2015 AMC 8 Problems/Problem 16

Revision as of 06:10, 4 November 2020 by Aops-g5-gethsemanea2 (talk | contribs) (Undo revision 120794 by Redfiretruck (talk))


In a middle-school mentoring program, a number of the sixth graders are paired with a ninth-grade student as a buddy. No ninth grader is assigned more than one sixth-grade buddy. If $\frac{1}{3}$ of all the ninth graders are paired with $\frac{2}{5}$ of all the sixth graders, what fraction of the total number of sixth and ninth graders have a buddy?

$\textbf{(A) } \frac{2}{15} \qquad\textbf{(B) } \frac{4}{11} \qquad\textbf{(C) } \frac{11}{30} \qquad\textbf{(D) } \frac{3}{8} \qquad\textbf{(E) } \frac{11}{15}$


Solution 1

Let the number of sixth graders be $s$, and the number of ninth graders be $n$. Thus, $\frac{n}{3}=\frac{2s}{5}$, which simplifies to $n=\frac{6s}{5}$. Since we are trying to find the value of $\frac{\frac{n}{3}+\frac{2s}{5}}{n+s}$, we can just substitute $\frac{6s}{5}$ for $n$ into the equation. We then get a value of $\frac{\frac{\frac{6s}{5}}{3}+\frac{2s}{5}}{\frac{6s}{5}+s} = \frac{\frac{6s+6s}{15}}{\frac{11s}{5}} = \frac{\frac{4s}{5}}{\frac{11s}{5}} = \boxed{\textbf{(B)}~\frac{4}{11}}$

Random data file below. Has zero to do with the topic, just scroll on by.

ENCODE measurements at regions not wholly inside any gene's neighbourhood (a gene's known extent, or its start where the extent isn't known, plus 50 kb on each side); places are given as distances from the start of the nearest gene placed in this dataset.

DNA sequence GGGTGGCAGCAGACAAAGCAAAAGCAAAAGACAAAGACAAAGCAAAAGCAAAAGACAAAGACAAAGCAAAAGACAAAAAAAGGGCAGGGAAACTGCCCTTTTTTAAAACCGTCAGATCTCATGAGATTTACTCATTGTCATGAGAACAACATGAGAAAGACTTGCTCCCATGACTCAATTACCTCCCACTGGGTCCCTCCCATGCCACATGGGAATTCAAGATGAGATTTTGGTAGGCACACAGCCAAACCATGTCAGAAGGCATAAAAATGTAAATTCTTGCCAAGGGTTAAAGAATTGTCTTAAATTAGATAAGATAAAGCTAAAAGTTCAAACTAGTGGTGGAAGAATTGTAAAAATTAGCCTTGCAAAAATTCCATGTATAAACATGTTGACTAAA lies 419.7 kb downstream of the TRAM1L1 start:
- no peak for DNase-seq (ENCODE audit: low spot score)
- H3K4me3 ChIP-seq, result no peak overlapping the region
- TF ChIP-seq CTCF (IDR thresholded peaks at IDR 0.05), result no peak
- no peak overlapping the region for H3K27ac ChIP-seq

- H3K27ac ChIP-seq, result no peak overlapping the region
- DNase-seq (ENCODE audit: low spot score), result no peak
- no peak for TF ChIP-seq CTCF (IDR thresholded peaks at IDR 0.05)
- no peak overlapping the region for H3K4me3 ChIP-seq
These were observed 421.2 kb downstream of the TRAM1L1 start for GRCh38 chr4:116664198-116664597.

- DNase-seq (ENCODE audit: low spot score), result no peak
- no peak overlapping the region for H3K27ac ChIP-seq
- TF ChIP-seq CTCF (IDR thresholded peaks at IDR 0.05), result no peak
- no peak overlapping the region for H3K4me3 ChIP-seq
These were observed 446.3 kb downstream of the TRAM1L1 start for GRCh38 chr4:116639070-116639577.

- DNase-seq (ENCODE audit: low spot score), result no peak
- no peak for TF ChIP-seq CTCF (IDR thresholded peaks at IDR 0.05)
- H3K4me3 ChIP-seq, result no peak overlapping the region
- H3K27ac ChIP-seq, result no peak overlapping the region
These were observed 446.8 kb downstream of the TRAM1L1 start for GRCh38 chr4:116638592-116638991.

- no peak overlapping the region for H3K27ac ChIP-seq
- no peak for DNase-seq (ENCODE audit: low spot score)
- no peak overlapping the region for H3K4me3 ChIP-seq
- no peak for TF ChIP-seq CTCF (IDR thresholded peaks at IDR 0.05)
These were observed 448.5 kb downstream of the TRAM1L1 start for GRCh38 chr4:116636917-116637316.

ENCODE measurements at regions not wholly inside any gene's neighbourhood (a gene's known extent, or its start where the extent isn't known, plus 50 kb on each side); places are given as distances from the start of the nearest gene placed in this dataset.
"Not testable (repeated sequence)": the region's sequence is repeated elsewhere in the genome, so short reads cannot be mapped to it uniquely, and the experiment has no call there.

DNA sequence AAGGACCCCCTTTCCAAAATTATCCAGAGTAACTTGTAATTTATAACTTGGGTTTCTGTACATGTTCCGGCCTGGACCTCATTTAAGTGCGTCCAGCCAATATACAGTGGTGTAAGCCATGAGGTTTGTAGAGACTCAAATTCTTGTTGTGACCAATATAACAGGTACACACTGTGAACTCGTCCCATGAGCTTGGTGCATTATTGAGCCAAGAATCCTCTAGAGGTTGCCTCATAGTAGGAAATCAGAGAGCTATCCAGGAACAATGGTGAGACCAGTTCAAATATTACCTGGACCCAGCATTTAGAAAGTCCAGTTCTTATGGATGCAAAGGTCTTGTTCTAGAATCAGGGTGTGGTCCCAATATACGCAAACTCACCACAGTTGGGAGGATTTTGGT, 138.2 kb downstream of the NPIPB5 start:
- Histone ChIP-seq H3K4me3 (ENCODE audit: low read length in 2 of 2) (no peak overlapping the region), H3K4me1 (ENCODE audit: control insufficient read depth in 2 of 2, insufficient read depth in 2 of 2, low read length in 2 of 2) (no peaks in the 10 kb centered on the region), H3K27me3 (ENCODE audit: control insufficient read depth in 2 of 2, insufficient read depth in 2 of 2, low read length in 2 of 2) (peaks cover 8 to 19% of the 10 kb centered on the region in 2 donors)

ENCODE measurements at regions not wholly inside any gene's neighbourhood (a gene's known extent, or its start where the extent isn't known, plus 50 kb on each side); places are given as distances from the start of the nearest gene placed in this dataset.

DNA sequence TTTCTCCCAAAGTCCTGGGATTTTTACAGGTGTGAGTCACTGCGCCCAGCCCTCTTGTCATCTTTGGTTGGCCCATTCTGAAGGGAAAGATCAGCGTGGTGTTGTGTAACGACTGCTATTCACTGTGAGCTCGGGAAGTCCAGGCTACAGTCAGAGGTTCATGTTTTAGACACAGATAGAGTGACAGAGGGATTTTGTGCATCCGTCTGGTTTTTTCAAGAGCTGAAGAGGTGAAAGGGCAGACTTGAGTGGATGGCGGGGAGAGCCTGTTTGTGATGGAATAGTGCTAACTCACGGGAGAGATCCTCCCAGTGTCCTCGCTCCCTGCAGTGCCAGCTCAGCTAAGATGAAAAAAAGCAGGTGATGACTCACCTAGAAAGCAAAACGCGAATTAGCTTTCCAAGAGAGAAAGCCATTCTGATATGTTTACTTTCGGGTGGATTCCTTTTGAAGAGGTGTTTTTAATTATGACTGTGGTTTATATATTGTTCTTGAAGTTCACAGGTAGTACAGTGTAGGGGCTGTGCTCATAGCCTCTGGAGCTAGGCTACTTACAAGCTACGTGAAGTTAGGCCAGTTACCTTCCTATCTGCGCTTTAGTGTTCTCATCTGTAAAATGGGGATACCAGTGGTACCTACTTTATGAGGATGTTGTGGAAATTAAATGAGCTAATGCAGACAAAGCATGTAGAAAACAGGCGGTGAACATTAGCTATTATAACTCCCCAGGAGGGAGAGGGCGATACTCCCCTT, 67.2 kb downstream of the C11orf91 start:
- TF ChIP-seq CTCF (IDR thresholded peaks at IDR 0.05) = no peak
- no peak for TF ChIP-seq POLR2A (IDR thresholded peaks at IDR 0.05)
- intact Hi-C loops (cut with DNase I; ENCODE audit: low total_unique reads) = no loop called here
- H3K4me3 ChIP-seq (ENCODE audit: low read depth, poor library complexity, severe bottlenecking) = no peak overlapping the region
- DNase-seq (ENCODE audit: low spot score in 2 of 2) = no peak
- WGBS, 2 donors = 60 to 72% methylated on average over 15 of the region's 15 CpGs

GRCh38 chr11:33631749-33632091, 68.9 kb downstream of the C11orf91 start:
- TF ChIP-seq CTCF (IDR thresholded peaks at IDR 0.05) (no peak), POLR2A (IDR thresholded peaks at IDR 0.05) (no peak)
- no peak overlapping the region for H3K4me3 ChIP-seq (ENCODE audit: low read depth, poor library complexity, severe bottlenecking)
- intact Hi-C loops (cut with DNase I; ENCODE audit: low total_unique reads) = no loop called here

Solution 2

We see that the minimum number of ninth graders is $6$, because if there are $3$ then there is $1$ ninth-grader with a buddy, which would mean $2.5$ sixth graders with a buddy, and that's impossible. With $6$ ninth-graders, $2$ of them are in the buddy program, so there $\frac{2}{\tfrac{2}{5}}=5$ sixth-graders total, two of whom have a buddy. Thus, the desired fraction is $\frac{2+2}{5+6}=\boxed{\textbf{(B) }\frac{4}{11}}$.

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